Copyright registration can add an extra layer of protection for a creative work; if a work is part of the Copyright Office’s database of registered works, people who want permission to use the work can search for it in the database. In addition, a registered work is eligible for statutory damages if there is infringement–that is, the owner does not need to prove that any financial harm arose from the infringement in order to recover money from the infringer.
2) What does a website owner do to show that the site’s photographs can be pinned on Pinterest?
The best indicator is if the website has a “Pin It!” button or other invitation to add content to Pinterest. It is not safe to assume that a Facebook or Twitter Share button indicates Pinterest-friendliness; Twitter did not include photos until recently, and it includes only a link to the original site when a user shares things on Twitter. Sharing something on Facebook will add, at most, a thumbnail. Thumbnail images are generally considered to be “fair use.” Pinterest adds a full-size copy of an image, and that is very different from either Facebook or Twitter.
If you are wondering whether you can re-pin something that was not pinned by the owner of the copyright, things get murkier. The site’s updated Terms of Service, which take effect on April 6, 2012, clarify that users are responsible for making sure that their pins and re-pins are legitimate. You have no way to know whether someone who pinned something asked for permission directly from the copyright owner, but you can go back to the original site and see if the site invites sharing.
3) How can one tell whether a website owner owns the copyright in a photograph?
This one is tricky. It is not always possible to tell whether someone owns a photograph posted to a website, or has the necessary permissions to do so. Look for clues like consistency of style, the type of site, and so on. If you want to be very safe, only pin content from large companies, which are more likely to make sure that they own or have a proper license to what they post, and other trusted sources, such as websites of people you know personally.
It is also noteworthy that the U.S. federal government cannot own a U.S. copyright. Material that appears on federal government websites generally will say whether it is permissible to use it or not–for example, the Smithsonian online archive will tell you whom to contact to get permission to use photos if necessary. You can also find databases of works that have fallen into the public domain because they are too old to be subject to copyright, which lasts for a limited (though long) period of time.
4) What are the defenses to copyright infringement in cases where there was no permission?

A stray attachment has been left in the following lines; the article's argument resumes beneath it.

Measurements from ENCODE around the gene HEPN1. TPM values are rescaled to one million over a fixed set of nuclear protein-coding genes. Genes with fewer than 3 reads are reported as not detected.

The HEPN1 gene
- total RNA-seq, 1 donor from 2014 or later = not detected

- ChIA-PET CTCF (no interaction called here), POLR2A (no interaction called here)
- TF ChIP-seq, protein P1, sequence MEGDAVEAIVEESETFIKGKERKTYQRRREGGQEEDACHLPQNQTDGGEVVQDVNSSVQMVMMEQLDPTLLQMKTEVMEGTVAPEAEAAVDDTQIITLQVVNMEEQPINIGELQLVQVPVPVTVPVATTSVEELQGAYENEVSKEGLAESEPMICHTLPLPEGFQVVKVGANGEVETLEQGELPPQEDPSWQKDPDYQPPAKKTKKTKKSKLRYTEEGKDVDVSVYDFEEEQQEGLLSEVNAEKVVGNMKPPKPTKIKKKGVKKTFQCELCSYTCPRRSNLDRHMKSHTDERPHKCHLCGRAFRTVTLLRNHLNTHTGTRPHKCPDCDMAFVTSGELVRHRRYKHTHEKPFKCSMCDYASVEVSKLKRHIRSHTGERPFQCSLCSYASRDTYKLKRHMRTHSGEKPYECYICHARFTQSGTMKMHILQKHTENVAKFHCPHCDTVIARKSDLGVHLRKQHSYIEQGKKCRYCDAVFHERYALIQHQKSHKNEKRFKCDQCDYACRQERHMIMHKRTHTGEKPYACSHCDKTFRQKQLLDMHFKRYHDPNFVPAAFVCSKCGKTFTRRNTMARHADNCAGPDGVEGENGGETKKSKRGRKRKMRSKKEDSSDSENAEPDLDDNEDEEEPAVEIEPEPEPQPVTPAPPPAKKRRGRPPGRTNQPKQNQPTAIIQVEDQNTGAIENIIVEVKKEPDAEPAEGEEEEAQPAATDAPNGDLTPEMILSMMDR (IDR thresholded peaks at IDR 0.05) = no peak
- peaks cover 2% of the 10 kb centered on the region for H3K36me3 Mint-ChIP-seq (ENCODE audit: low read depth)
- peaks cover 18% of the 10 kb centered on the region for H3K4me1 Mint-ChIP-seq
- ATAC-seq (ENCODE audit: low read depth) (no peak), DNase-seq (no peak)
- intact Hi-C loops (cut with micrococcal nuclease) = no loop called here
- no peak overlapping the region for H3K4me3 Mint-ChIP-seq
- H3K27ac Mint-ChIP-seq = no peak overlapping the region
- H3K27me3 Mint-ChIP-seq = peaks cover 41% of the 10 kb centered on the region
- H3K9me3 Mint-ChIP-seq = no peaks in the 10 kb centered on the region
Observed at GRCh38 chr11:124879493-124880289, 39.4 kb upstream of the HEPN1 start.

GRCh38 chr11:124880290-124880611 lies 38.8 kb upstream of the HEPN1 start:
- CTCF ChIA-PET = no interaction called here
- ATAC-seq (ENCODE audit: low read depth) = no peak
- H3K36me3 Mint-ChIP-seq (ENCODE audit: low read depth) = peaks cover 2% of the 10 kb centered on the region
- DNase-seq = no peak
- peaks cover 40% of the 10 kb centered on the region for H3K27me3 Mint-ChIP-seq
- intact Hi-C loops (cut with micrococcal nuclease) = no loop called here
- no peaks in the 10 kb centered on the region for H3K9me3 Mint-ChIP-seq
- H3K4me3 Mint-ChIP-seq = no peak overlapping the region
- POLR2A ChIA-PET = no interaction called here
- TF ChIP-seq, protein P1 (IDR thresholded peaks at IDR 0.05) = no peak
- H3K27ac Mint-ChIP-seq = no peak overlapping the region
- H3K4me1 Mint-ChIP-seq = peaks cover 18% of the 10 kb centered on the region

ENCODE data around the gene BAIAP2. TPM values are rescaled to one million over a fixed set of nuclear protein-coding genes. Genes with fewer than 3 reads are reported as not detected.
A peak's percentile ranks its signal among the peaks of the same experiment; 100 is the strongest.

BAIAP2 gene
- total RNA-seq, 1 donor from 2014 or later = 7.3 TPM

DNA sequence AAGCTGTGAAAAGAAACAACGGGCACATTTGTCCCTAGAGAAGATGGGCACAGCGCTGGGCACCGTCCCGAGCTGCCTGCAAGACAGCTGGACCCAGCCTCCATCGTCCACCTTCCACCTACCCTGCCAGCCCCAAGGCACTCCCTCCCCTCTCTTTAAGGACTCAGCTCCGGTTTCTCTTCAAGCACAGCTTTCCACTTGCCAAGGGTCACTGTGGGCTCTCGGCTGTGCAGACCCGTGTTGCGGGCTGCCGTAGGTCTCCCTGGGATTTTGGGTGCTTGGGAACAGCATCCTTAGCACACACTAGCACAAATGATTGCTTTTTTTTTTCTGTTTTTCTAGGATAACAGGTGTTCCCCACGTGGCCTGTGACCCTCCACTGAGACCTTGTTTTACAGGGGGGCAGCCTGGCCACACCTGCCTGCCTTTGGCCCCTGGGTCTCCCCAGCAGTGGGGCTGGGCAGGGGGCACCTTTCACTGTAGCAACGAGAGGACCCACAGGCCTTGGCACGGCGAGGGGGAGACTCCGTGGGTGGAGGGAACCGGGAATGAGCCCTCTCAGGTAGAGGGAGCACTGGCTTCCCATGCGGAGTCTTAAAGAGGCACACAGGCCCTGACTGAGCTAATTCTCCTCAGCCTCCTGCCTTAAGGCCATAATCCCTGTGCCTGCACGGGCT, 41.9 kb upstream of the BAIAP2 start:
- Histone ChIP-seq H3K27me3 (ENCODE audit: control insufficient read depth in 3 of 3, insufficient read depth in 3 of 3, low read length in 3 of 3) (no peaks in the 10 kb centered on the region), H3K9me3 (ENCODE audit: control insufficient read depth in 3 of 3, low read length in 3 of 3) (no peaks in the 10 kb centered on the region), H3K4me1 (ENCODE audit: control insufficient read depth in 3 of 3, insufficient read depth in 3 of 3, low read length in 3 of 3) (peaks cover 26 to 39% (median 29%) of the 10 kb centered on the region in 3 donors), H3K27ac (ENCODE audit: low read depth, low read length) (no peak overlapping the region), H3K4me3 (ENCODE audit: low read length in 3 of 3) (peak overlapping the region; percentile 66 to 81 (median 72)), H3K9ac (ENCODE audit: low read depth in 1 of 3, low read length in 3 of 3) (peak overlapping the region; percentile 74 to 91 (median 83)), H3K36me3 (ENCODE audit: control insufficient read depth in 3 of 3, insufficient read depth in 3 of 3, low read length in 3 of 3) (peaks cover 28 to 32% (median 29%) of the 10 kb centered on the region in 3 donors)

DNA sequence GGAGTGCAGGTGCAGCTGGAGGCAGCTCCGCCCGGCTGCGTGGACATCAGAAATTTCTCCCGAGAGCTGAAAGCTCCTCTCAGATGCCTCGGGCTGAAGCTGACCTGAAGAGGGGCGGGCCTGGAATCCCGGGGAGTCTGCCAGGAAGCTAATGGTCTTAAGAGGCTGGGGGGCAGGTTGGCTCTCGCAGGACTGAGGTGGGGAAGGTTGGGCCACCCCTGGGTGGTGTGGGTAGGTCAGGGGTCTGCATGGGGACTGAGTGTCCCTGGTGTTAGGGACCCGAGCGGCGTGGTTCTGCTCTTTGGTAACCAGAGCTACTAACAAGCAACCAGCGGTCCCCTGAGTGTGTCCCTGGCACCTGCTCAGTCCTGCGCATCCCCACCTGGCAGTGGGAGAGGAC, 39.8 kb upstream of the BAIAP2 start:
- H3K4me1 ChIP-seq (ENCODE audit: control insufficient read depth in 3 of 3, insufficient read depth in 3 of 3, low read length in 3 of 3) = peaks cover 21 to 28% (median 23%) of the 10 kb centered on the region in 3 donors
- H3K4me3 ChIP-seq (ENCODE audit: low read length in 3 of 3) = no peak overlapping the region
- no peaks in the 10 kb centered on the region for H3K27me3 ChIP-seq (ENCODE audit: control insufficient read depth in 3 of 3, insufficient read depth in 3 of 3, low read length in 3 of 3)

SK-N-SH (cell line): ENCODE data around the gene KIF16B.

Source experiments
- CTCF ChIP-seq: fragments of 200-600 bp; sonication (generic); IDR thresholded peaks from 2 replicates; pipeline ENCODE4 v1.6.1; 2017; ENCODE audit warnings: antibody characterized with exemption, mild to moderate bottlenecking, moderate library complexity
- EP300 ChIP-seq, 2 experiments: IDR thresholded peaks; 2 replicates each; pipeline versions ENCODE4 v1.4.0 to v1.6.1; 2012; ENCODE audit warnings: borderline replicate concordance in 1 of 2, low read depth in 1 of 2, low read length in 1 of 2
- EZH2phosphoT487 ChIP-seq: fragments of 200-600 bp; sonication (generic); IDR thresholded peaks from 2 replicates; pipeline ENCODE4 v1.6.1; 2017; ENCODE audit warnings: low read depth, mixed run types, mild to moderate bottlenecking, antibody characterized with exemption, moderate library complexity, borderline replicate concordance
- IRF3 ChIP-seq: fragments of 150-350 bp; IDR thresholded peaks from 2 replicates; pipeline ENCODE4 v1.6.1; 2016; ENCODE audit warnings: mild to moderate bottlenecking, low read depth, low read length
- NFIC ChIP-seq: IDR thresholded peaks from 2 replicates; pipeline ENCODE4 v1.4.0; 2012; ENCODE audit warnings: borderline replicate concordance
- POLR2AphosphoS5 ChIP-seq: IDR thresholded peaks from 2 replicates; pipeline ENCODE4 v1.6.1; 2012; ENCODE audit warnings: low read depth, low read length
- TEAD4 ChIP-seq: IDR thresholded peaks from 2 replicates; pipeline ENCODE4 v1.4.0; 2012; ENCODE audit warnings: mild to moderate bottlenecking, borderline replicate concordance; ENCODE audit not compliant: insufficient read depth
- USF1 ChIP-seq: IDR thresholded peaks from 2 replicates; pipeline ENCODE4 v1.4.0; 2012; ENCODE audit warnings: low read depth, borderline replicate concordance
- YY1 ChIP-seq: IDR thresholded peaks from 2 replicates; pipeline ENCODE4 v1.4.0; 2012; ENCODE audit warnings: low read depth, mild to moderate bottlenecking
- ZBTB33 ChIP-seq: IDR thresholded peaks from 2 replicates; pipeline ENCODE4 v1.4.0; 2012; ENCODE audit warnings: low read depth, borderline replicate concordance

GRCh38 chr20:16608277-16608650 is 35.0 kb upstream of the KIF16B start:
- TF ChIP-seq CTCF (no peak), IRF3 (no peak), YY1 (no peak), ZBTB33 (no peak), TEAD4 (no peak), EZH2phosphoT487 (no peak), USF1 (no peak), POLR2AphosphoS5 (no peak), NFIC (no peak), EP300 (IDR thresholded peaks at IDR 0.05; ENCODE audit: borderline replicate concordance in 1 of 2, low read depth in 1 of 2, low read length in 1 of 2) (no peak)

There are several defenses to copyright infringement, but very few apply to cases of actual copying, which is what Pinterest users do. The main defense is fair use, which is defined in Section 107 of the Copyright Act. Fair use allows a book critic to quote a portion of a book without being sued for infringement. It means use for certain purposes, including “criticism, comment, news reporting, teaching (including multiple copies for classroom use), scholarship, or research.” To decide whether a particular use is fair use, a court must consider: 1) the purpose and character of the use; 2) the nature of the copyrighted work; 3) how much of the work was used; and 4) the effect of the use upon the potential market for or value of the copyrighted work.
In some cases, it is difficult to imagine how pinning a photograph on Pinterest could adversely affect its market. For example, a photograph of a product on a retailer’s website is copyrighted, but the act of pinning does not hurt the market for the photo; the retailer purchased it before placing it on the website. In addition, a retailer is unlikely to be upset about someone pinning a photo of its products and driving more traffic to the retail website. Likewise, pinning a photo in order to comment on or criticize either the photo itself or the product would likely fall under fair use. (Pinning a photo with a negative and untrue comment, on the other hand, could get a user into trouble for unrelated reasons like defamation.)
Conversely, pinning a photographer’s work has definite potential for adversely affecting the market for the photo. If you pin family photographs taken in a studio (and you do not own the copyright in those photographs, only the physical photos you have purchased), does Grandma still have an incentive to buy her own copies if she can just look at them on Pinterest? If you pin a beautiful landscape photograph, could that reduce the incentive to purchase a copy to place in a person’s home or office?
I’m sure we will continue to learn more as the site matures, and the interest in Pinterest continues to expand.
*Kelcey Patrick-Ferree is a business attorney focused on internet and social media law. She is active on several social media sites, including Pinterest. You can learn more about her and her practice at www.businesslawmn.com.
Disclaimer: “This post is offered for informational purposes only. It is not and should not be relied upon as legal advice. If you need legal advice on this topic, please consult with an attorney regarding your own situation.”